The PANEL Procedure |

Parks Method (Autoregressive Model) |

Parks (1967) considered the first-order autoregressive model in which the random errors , , and have the structure

where

The model assumed is first-order autoregressive with contemporaneous correlation between cross sections. In this model, the covariance matrix for the vector of random errors **u** can be expressed as

where

The matrix **V** is estimated by a two-stage procedure, and is then estimated by generalized least squares. The first step in estimating **V** involves the use of ordinary least squares to estimate and obtain the fitted residuals, as follows:

A consistent estimator of the first-order autoregressive parameter is then obtained in the usual manner, as follows:

Finally, the autoregressive characteristic of the data is removed (asymptotically) by the usual transformation of taking weighted differences. That is, for ,

which is written

Notice that the transformed model has not lost any observations (Seely and Zyskind 1971).

The second step in estimating the covariance matrix **V** is applying ordinary least squares to the preceding transformed model, obtaining

from which the consistent estimator of is calculated as follows:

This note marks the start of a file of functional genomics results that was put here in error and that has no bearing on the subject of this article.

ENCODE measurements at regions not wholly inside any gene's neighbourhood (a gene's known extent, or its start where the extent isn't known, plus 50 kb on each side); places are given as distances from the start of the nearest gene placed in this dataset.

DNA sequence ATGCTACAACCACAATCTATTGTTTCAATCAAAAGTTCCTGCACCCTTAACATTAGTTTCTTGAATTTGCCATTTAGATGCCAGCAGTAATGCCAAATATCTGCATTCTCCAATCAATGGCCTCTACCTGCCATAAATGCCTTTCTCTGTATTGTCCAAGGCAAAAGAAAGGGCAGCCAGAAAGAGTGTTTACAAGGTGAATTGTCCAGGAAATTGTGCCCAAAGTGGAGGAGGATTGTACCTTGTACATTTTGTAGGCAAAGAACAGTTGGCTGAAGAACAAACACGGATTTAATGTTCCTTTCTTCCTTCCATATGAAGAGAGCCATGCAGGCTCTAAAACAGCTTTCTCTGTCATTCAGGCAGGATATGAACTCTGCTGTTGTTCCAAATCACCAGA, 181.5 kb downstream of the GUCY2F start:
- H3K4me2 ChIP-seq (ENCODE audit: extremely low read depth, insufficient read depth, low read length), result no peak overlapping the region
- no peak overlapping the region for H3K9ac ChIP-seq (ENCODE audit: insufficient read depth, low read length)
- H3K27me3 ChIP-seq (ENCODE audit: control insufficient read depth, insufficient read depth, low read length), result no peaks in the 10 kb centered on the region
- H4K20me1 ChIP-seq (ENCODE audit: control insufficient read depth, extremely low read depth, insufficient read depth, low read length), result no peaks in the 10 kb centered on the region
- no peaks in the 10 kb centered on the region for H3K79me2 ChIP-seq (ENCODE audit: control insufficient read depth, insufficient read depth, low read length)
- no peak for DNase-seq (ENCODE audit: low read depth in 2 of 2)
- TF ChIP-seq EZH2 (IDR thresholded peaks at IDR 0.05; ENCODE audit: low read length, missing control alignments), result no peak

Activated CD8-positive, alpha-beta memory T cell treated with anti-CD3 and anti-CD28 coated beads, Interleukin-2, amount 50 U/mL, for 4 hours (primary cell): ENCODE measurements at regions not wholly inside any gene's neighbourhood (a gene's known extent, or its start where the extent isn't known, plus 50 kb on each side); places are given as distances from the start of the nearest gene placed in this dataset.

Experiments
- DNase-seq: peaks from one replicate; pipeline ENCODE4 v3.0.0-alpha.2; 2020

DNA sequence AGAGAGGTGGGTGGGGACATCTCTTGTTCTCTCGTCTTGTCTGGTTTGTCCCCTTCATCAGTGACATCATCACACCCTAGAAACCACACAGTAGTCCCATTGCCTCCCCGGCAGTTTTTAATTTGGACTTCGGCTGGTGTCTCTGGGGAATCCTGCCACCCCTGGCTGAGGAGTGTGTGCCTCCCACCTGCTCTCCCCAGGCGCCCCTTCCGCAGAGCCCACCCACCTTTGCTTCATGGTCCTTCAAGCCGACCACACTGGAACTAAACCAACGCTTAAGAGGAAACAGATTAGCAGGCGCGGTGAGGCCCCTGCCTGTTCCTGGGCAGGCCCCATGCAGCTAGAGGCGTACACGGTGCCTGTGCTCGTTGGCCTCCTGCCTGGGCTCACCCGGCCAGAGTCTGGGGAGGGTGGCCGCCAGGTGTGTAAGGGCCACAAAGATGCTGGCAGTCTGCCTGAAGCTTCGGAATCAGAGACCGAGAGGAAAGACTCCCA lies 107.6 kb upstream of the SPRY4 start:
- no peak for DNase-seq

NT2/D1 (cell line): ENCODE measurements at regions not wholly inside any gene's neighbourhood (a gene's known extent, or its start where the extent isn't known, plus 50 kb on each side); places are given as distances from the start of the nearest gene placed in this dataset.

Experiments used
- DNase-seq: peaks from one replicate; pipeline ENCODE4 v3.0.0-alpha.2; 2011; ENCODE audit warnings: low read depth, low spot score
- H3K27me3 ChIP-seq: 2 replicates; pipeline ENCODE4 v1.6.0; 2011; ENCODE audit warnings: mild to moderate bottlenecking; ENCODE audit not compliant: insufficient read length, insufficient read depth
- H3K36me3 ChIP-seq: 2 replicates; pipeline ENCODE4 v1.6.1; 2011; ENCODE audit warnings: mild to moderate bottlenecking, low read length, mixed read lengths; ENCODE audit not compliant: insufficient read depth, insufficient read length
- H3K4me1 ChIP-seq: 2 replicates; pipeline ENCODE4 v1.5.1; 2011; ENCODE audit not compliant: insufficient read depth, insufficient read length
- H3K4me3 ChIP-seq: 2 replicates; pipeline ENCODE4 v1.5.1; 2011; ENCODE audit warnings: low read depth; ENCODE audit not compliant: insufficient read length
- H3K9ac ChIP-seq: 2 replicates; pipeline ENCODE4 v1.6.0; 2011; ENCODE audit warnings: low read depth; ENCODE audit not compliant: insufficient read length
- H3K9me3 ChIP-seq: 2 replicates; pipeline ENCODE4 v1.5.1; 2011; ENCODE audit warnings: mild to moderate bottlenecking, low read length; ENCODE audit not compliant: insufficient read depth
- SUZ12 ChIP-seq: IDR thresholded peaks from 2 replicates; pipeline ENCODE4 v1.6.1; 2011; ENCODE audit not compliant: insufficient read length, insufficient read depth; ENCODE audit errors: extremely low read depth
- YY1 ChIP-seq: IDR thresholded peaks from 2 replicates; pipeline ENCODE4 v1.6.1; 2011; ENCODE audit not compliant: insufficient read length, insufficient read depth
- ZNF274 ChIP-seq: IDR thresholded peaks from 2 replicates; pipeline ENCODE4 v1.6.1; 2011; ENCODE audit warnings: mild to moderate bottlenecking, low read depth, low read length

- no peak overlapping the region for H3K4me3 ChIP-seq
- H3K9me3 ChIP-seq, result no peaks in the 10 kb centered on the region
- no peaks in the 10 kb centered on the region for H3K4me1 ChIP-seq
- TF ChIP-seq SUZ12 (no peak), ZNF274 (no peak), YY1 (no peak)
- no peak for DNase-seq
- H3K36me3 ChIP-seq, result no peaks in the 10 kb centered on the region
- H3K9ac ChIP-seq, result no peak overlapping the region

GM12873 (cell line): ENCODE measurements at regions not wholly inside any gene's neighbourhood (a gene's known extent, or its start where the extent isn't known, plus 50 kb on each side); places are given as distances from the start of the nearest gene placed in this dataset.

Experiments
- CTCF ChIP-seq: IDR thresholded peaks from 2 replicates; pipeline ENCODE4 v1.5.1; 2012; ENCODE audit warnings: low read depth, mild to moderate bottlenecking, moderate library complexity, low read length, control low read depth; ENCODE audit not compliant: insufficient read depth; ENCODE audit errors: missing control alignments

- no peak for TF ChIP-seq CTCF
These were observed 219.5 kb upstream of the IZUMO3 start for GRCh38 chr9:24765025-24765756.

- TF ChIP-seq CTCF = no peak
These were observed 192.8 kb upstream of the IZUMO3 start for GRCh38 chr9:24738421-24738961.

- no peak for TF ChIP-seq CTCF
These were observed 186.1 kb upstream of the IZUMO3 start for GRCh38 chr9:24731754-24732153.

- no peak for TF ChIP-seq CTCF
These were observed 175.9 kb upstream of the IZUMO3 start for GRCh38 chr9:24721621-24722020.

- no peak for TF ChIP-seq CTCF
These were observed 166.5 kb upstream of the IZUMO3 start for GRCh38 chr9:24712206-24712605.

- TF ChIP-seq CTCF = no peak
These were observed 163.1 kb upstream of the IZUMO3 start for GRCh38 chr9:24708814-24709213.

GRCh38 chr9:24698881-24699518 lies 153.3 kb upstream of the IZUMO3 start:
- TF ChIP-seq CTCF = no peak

where

Estimated generalized least squares (EGLS) then proceeds in the usual manner,

where is the derived consistent estimator of **V**. For computational purposes, is obtained directly from the transformed model,

where .

The preceding procedure is equivalent to Zellner’s two-stage methodology applied to the transformed model (Zellner 1962).

Parks demonstrates that this estimator is consistent and asymptotically, normally distributed with

For the PARKS option, the first-order autocorrelation coefficient must be estimated for each cross section. Let be the vector of true parameters and be the corresponding vector of estimates. Then, to ensure that only range-preserving estimates are used in PROC PANEL, the following modification for R is made:

where

and

Whenever this correction is made, a warning message is printed.

Copyright © 2008 by SAS Institute Inc., Cary, NC, USA. All rights reserved.